Gastro is probably the last souvenir most cruise-goers would want to bring home to their friends and family.
On Tuesday, it was reported that a bout of gastro had struck a number of passengers on Ovation of the Seas, a cruise ship currently docked in Hobart.
Before it docked in the state’s capital, the ship’s operators notified authorities that it had been experiencing more cases of gastro than expected.
Tasmania’s Public Health Director Mark Veitch said state health authorities had worked “cooperatively” with the cruise ship.
A GASTRO-infested cruise ship has arrived in Hobart. This family was hit with the bug - in fact, Dad was left on board this morning. Every passenger @WINNews_Tas spoke to lavished praise on Ovation of the Seas crew for their handling of the outbreak. pic.twitter.com/w2P7dSTQcP— Alison Costelloe (@AlisonCostelloe) December 5, 2017
“It is not uncommon for ships that carry large numbers of passengers and crew … to experience a level of illness very similar to that of the normal population,” he said.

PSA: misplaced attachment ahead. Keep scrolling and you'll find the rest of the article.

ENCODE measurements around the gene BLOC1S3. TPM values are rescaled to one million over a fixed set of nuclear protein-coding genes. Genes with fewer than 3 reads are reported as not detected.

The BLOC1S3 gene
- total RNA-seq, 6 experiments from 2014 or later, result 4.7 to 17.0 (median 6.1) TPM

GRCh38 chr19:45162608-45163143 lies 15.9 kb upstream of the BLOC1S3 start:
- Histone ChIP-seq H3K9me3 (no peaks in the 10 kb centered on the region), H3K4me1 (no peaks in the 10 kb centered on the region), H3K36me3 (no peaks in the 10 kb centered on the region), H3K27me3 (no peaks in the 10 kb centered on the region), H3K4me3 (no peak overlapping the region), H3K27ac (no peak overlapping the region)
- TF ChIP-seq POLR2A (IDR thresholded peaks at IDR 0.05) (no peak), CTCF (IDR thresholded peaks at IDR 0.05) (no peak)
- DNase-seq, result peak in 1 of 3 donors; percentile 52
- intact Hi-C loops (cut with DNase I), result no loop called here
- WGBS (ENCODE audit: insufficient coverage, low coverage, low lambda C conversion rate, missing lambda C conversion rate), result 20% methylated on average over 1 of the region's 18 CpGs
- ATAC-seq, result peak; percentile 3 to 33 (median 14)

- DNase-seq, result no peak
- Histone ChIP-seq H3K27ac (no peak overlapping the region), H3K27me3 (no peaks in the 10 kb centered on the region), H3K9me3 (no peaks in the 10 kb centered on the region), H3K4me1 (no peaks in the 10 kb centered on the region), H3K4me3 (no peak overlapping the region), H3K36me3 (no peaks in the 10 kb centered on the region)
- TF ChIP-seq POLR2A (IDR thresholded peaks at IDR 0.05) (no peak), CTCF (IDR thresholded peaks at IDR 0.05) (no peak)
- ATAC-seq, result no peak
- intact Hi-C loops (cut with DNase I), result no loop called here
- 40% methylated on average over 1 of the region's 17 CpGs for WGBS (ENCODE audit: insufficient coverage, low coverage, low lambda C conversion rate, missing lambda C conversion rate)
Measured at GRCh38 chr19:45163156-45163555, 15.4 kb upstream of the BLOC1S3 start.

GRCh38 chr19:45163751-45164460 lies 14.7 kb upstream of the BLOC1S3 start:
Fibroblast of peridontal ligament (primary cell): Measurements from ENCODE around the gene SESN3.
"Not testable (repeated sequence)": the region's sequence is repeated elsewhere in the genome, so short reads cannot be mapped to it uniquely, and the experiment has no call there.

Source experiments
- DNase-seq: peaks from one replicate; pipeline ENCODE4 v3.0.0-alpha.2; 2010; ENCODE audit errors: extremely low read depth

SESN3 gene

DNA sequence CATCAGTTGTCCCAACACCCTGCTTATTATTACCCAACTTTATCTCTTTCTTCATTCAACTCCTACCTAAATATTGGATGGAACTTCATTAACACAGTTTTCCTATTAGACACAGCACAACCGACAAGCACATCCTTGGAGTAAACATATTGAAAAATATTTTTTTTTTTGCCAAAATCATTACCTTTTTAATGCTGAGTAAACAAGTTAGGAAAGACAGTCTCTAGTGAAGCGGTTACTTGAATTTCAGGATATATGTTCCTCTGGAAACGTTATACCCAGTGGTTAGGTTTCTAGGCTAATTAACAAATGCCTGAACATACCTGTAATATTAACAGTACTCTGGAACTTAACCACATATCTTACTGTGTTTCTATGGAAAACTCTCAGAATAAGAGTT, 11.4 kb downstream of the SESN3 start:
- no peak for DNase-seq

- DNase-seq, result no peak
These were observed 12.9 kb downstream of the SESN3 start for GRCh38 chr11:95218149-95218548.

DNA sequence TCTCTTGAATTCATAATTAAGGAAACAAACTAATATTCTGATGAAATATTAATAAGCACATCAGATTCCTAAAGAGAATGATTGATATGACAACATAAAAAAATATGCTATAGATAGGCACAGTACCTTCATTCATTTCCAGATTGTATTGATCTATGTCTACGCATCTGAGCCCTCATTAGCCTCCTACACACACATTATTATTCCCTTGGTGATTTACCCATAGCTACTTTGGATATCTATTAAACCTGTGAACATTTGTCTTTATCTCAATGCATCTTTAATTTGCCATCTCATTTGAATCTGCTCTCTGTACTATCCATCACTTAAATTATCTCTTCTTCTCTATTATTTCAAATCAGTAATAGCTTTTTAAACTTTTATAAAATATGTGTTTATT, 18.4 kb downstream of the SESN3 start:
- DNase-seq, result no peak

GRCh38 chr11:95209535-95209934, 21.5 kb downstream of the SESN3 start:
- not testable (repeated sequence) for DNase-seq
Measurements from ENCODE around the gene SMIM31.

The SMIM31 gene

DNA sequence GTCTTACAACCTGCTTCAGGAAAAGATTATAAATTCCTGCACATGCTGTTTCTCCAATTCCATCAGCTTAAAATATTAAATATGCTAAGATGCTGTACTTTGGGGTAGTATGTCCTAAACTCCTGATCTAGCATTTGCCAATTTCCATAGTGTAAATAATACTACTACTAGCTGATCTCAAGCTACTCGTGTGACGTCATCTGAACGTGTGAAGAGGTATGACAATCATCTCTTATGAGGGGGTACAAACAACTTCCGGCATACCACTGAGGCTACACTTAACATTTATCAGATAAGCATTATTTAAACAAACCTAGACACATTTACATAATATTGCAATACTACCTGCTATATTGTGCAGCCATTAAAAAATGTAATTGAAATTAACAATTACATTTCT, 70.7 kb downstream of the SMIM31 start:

“Outbreaks of highly infectious conditions such as gastro and respiratory illness can also occur in cruise ships, where a population the size of a medium-sized town mixes closely together.
“The ship informed us that a small number of passengers who were likely to require transfer to hospital for medical conditions not necessarily linked to gastroenteritis.”
Dr Veitch said five passengers had received treatment at the Royal Hobart Hospital.
“It is common for cruise ships to request additional medical assistance for more seriously ill passengers,” he said.
Dr Veitch stressed that the illness among cruise ship passengers posed no public health risk to Tasmanians.